Proper Trademark Care
Posted Friday, May 30, 2008 by Jim Ruttler.
Federal registration of a trademark is only the first step to protecting trademark rights. Once a registration is obtained, it is necessary to properly care for the trademark to prevent erosion, cancellation, or unenforceability. The primary steps for proper care are as follows.
First, you must continuously use your trademark with the ® symbol on the goods or services listed in your registration. And, you must document the use of your trademark so that you can prove its continuous use if necessary. Documentation should include sales and advertising figures and locations, dated samples of advertisements, dated samples of labels, and dated pictures showing the trademark being used on the goods.
Second, you must police the market for potentially confusingly similar trademarks and monitor trademark applications. The existence of similar trademarks erodes the strength of your trademark. And, trademark applications that mature into registrations are extremely difficult and expensive to eliminate. One way to police the market is to use a trademark watching service to automatically monitor new federal trademark applications. Such a service will automatically notify you whether a federal application for a similar mark has been filed so that you can consider whether to file a letter of protest or opposition to impede the application before it matures into a registration and acquires its presumption of validity.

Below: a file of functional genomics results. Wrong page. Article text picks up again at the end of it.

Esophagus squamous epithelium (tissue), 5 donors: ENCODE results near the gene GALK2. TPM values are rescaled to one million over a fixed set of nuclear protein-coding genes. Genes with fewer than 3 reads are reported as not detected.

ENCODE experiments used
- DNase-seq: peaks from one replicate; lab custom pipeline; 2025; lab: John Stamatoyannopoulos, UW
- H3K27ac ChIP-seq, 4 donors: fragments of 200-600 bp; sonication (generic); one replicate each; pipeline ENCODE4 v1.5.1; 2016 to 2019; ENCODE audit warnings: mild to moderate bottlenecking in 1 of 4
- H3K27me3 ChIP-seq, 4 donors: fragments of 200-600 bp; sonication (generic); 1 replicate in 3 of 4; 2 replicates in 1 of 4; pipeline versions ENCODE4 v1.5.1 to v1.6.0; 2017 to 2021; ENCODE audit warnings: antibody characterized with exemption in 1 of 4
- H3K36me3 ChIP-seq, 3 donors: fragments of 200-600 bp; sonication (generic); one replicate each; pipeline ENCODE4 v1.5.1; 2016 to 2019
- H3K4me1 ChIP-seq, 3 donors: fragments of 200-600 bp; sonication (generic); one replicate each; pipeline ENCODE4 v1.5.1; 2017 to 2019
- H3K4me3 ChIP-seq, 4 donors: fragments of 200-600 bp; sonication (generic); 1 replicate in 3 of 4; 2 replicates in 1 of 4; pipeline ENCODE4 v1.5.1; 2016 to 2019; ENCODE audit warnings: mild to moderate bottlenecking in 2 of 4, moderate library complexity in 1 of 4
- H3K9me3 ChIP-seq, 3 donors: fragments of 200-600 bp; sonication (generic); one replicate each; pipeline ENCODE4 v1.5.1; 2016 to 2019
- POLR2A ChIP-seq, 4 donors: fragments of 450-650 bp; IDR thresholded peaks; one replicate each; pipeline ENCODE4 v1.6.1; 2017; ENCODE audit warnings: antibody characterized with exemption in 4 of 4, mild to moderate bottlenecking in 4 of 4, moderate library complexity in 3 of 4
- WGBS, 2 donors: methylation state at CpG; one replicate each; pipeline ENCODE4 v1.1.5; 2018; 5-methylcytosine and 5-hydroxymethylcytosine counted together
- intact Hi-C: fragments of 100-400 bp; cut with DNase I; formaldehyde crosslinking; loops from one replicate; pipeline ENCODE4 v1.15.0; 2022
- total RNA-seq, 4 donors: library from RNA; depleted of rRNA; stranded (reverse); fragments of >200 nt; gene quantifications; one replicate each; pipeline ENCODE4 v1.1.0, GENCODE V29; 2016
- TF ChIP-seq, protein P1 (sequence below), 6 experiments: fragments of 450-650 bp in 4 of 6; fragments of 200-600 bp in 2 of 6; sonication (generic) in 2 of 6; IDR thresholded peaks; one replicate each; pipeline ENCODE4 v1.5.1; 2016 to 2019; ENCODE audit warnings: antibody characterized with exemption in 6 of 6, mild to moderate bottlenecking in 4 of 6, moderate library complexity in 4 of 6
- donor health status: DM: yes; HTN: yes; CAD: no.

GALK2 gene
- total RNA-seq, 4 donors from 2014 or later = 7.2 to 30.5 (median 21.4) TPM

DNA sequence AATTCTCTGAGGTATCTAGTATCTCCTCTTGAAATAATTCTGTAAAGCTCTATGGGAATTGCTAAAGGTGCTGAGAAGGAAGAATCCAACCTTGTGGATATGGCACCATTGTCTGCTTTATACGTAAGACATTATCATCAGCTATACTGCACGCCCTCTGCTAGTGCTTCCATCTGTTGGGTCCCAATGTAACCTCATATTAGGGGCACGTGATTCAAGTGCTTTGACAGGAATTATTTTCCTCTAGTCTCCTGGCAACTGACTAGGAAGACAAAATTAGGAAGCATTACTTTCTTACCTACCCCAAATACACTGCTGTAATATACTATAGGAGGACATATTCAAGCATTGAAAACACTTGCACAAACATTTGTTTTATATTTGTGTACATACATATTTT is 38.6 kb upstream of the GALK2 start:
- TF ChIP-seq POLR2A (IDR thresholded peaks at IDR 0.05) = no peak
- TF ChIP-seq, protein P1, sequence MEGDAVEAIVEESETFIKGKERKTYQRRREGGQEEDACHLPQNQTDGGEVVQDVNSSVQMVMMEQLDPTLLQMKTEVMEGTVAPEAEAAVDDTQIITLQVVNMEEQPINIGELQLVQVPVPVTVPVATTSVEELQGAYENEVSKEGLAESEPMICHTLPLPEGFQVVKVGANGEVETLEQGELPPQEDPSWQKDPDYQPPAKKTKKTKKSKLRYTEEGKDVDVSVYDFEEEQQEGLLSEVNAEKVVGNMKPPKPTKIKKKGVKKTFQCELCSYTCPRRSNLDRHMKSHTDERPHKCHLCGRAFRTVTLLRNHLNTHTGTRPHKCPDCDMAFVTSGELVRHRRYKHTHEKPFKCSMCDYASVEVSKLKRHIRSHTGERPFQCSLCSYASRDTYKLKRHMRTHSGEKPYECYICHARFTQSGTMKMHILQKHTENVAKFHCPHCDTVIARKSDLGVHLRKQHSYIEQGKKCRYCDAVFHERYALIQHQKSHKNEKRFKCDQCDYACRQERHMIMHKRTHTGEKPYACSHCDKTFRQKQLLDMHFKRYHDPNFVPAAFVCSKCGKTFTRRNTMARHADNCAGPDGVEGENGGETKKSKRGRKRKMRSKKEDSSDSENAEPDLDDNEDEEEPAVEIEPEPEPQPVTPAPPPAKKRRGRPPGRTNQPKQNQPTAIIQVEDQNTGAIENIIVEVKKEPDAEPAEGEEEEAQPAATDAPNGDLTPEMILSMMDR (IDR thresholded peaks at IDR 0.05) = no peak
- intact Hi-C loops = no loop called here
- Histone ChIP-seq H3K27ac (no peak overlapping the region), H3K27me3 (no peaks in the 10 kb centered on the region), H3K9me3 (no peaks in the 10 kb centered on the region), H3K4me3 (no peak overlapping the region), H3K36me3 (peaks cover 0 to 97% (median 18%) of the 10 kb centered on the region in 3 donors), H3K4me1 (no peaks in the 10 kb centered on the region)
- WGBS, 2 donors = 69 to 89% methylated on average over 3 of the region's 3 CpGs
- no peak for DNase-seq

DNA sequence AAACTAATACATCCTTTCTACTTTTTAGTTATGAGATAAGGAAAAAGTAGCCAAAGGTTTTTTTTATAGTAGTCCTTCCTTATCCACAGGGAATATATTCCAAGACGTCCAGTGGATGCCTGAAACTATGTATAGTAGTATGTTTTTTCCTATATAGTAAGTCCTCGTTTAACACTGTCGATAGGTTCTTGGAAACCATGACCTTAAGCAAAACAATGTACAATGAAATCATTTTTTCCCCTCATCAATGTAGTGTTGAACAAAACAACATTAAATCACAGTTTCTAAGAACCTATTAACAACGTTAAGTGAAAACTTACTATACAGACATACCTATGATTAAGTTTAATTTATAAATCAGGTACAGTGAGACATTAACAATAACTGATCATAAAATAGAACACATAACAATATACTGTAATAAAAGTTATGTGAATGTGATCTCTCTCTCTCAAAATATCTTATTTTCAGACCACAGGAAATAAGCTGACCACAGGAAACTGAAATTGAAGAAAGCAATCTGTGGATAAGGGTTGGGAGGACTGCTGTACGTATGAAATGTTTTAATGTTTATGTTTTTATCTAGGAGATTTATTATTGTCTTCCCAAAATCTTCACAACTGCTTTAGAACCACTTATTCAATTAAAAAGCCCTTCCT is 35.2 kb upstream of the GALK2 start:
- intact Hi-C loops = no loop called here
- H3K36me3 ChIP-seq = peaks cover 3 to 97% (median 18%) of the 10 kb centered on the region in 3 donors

Third, you must file Section 8 and 15 affidavits with the U.S. Trademark Office between the 5th and 6th years after registration and Section 9 and 15 affidavits between the 9th and 10th years after registration. After the first ten years, you must only do the latter every subsequent 9th and 10th year. Failure to do so will result in cancellation of your trademark registration and will severely compromise your trademark rights.
Fourth, you should record your registration with U.S. Customs & Border Protection. Doing so offers you significant and inexpensive protection against imported counterfeit goods bearing your trademark. U.S. Customs maintains a trademark recordation system for trademarks registered with the U.S. Trademark Office. U.S. Customs agents use this recordation system to monitor imports at all 317 ports of entry to seize counterfeit goods before they even enter the U.S. market. You will receive detailed notices of any such seizure, including country of origin and addresses of the exporter and importer, so that you can take appropriate action. Without recordation, U.S. Customs will not deny entry to counterfeit goods and your only remedy is expensive civil litigation for trademark infringement.